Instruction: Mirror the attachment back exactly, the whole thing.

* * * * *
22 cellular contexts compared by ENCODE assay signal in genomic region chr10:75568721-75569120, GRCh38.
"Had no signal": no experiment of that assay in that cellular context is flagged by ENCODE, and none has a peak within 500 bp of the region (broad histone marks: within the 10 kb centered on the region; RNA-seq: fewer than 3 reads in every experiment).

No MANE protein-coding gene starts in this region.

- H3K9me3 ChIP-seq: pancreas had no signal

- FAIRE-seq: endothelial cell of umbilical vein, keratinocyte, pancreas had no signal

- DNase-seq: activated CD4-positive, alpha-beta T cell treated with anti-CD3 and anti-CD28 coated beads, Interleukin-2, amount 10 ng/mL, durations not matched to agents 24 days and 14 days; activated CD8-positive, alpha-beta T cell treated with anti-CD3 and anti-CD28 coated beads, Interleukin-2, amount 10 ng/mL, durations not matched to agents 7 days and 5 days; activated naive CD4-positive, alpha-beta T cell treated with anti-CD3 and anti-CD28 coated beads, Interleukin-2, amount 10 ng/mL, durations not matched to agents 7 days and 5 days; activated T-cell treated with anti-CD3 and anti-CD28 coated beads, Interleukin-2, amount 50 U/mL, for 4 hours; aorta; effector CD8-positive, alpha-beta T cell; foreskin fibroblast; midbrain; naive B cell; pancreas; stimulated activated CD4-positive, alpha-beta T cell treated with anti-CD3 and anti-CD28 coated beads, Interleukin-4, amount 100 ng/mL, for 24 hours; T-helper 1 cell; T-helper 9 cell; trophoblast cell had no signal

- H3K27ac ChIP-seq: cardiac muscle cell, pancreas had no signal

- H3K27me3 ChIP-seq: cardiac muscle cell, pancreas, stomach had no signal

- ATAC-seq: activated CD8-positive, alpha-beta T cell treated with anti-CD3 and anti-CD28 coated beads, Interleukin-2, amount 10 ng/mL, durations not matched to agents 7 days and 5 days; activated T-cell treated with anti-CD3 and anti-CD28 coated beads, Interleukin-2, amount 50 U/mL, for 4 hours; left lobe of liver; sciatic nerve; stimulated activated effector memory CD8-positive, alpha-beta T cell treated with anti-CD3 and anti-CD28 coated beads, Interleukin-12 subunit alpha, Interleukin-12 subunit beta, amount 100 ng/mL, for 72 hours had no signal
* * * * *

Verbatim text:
22 cellular contexts compared by ENCODE assay signal in genomic region chr10:75568721-75569120, GRCh38.
"Had no signal": no experiment of that assay in that cellular context is flagged by ENCODE, and none has a peak within 500 bp of the region (broad histone marks: within the 10 kb centered on the region; RNA-seq: fewer than 3 reads in every experiment).

No MANE protein-coding gene starts in this region.

- H3K9me3 ChIP-seq: pancreas had no signal

- FAIRE-seq: endothelial cell of umbilical vein, keratinocyte, pancreas had no signal

- DNase-seq: activated CD4-positive, alpha-beta T cell treated with anti-CD3 and anti-CD28 coated beads, Interleukin-2, amount 10 ng/mL, durations not matched to agents 24 days and 14 days; activated CD8-positive, alpha-beta T cell treated with anti-CD3 and anti-CD28 coated beads, Interleukin-2, amount 10 ng/mL, durations not matched to agents 7 days and 5 days; activated naive CD4-positive, alpha-beta T cell treated with anti-CD3 and anti-CD28 coated beads, Interleukin-2, amount 10 ng/mL, durations not matched to agents 7 days and 5 days; activated T-cell treated with anti-CD3 and anti-CD28 coated beads, Interleukin-2, amount 50 U/mL, for 4 hours; aorta; effector CD8-positive, alpha-beta T cell; foreskin fibroblast; midbrain; naive B cell; pancreas; stimulated activated CD4-positive, alpha-beta T cell treated with anti-CD3 and anti-CD28 coated beads, Interleukin-4, amount 100 ng/mL, for 24 hours; T-helper 1 cell; T-helper 9 cell; trophoblast cell had no signal

- H3K27ac ChIP-seq: cardiac muscle cell, pancreas had no signal

- H3K27me3 ChIP-seq: cardiac muscle cell, pancreas, stomach had no signal

- ATAC-seq: activated CD8-positive, alpha-beta T cell treated with anti-CD3 and anti-CD28 coated beads, Interleukin-2, amount 10 ng/mL, durations not matched to agents 7 days and 5 days; activated T-cell treated with anti-CD3 and anti-CD28 coated beads, Interleukin-2, amount 50 U/mL, for 4 hours; left lobe of liver; sciatic nerve; stimulated activated effector memory CD8-positive, alpha-beta T cell treated with anti-CD3 and anti-CD28 coated beads, Interleukin-12 subunit alpha, Interleukin-12 subunit beta, amount 100 ng/mL, for 72 hours had no signal